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Understanding the Omicron Variant What You Need to Know



Understanding the Omicron Variant

An outbreak of SARS-CoV-2, Omicron variant B1.1.529, was reported to the World Health Organization (WHO) on November 24, 2021. On November 11, 2021, this variant was first detected in Botswana and on November 14, 2021, in South Africa. Thailand detected its first case of the Omicron Omicron variant on December 6, 2021.

The Omicron Coronavirus variant was found in a Thai-American businessman who came to the country from Spain, senior Public Health Ministry officials said.

The B.1.1.529 Omicron was classified as a Variant of Concern (VOC) by WHO on November 26, 2021. As of November 30, 2021, Omicron was designated as a Variant of Concern in the United States, and the first confirmed case was identified on December 1, 2021.

Global public health and industry partners have been working with CDC to learn more about Omicron, which we are continuing to monitor. Through genomic surveillance, the CDC has tracked COVID-19-causing variants of SARS-CoV-2. The extent to which it spreads, the severity of the illness it causes, or how well available vaccines and medications work against it remain unclear.

This is according to the Centers for Disease Control and Prevention in the United States.

Our understanding of Omicron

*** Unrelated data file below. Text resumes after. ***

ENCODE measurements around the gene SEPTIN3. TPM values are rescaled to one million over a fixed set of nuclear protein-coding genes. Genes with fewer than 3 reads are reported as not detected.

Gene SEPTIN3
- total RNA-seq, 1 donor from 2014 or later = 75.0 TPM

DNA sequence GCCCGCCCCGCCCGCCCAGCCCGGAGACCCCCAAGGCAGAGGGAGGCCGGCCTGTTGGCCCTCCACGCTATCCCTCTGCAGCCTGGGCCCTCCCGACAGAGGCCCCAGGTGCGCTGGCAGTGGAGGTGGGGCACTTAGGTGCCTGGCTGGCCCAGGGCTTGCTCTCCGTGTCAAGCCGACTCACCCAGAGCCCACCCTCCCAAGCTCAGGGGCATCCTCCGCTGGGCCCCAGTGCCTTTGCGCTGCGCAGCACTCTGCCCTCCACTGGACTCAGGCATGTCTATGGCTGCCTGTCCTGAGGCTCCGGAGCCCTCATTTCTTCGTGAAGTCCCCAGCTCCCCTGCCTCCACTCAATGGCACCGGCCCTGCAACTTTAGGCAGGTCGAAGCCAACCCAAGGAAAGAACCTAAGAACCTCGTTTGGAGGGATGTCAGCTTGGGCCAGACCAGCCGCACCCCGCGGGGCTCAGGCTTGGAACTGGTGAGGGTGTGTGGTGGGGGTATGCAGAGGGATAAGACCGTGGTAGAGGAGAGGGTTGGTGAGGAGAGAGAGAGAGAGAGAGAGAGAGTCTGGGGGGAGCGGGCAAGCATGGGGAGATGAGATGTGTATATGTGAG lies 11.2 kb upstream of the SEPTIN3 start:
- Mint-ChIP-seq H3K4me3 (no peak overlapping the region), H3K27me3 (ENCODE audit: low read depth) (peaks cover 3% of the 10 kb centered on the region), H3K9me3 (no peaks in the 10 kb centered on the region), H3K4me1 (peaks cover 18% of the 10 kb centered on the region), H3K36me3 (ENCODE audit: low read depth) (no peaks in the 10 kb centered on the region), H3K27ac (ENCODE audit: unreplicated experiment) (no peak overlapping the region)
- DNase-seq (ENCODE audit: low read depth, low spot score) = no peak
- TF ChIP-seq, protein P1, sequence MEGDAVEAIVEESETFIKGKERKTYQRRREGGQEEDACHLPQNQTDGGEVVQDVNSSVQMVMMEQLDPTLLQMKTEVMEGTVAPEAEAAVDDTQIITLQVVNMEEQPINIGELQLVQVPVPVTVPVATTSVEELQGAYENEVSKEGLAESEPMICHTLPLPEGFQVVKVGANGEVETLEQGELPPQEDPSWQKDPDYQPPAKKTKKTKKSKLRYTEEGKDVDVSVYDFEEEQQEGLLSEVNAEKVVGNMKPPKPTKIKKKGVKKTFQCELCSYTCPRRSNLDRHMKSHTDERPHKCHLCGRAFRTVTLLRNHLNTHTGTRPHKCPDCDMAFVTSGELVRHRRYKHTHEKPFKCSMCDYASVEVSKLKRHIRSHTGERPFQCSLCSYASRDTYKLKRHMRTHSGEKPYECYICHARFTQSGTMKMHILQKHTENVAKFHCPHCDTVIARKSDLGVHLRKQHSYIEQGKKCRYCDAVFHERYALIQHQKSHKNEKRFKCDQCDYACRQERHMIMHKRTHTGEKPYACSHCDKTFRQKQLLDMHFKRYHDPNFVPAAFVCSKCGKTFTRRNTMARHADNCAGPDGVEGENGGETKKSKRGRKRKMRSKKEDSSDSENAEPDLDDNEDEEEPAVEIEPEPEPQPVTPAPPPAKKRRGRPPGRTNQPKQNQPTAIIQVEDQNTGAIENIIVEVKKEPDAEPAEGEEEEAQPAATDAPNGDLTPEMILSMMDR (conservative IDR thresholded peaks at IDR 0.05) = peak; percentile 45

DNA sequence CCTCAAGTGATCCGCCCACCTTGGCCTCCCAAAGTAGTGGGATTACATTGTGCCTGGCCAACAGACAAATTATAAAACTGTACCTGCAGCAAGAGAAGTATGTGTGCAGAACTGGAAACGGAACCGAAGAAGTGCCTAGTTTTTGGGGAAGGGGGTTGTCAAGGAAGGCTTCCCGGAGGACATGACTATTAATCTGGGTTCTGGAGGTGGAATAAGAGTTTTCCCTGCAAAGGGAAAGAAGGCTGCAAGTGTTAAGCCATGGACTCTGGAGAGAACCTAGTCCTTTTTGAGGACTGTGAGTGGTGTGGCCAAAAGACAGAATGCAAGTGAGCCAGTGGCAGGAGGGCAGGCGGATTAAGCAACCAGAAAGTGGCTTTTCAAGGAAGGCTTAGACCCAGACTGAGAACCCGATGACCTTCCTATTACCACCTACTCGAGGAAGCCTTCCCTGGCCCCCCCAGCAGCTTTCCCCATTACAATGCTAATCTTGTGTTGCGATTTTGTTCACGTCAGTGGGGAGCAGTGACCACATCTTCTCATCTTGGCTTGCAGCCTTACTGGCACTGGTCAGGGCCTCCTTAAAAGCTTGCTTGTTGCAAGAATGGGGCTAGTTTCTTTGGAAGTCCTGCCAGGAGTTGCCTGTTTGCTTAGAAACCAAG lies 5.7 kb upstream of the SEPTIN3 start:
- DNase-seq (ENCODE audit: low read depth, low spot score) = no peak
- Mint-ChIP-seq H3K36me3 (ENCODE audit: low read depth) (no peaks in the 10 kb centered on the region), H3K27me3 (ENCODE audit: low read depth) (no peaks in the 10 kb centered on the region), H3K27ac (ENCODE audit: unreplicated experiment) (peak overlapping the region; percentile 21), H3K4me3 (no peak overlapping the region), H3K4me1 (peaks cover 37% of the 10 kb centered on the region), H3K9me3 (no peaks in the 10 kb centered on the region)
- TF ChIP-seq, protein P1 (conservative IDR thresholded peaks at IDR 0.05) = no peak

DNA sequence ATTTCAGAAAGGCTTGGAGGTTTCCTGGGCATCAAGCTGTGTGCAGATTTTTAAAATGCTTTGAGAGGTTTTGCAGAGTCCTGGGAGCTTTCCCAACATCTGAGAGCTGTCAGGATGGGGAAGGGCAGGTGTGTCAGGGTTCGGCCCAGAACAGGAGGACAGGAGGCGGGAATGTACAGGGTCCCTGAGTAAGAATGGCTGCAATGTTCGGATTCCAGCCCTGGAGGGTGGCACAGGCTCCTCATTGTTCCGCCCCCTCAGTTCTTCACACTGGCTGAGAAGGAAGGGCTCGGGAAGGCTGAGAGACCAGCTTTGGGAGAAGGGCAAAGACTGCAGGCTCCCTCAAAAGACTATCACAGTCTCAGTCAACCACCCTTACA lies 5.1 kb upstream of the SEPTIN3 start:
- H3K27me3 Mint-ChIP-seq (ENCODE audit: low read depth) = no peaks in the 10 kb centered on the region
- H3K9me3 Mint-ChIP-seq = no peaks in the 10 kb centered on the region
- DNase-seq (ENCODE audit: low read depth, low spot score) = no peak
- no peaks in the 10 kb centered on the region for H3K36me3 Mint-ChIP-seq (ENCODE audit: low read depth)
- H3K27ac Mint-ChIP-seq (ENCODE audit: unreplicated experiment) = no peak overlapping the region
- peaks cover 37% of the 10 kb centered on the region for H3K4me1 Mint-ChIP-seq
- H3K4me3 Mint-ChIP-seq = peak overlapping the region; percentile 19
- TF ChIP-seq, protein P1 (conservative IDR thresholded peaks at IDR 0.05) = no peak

What is the spread rate of Omicron?

Omicron is likely to spread more easily than the original SARS-CoV-2 virus, and how much easier it is to spread than Delta is unknown. CDC believes that anyone with Omicron infection can spread the virus to others, even if they are vaccinated or not experiencing symptoms.

What is the severity of illness caused by Omicron?

Further data are needed to determine whether Omicron infections and especially reinfections and breakthrough infections in people who have been fully vaccinated, lead to more serious illness or death.

Can vaccines protect against Omicron?

It is expected that current vaccines will protect against severe illness, hospitalizations, and deaths caused by the Omicron variant. People who are fully vaccinated, however, may develop breakthrough infections. In other variants, such as Delta, vaccines have been effective in preventing severe illness, hospitalization, and death. A recent outbreak of Omicron emphasizes the need for vaccinations and boosters.

How effective are treatments against Omicron?

Current treatments for COVID-19 are being evaluated by scientists. Some treatments may remain effective in spite of Omicron’s genetic change, while others may have less effectiveness.

If you have COVID-19, you can test for it

A current infection can be detected using nucleic acid amplification tests (NAATs) and antigen tests. Tests such as NAAT and antigens can only detect a current infection. The COVID-19 Viral Testing Tool can be used by individuals to find out what type of test they should undergo. If you have an infection due to the variant, additional tests will be necessary.

Furthermore, self-tests are convenient, easy to use, and produce rapid results at home or anywhere else. In the event that you have a positive result from your self-test, you should stay home or quarantine yourself for 10 days, wear a mask if you have contact with others, and contact your healthcare provider. Contact your healthcare provider or public health department if you have any questions about your self-test result.

It is also important to use all the tools available to protect yourself until we know more about the variant.

World Health Organization Update on Omicron Variant

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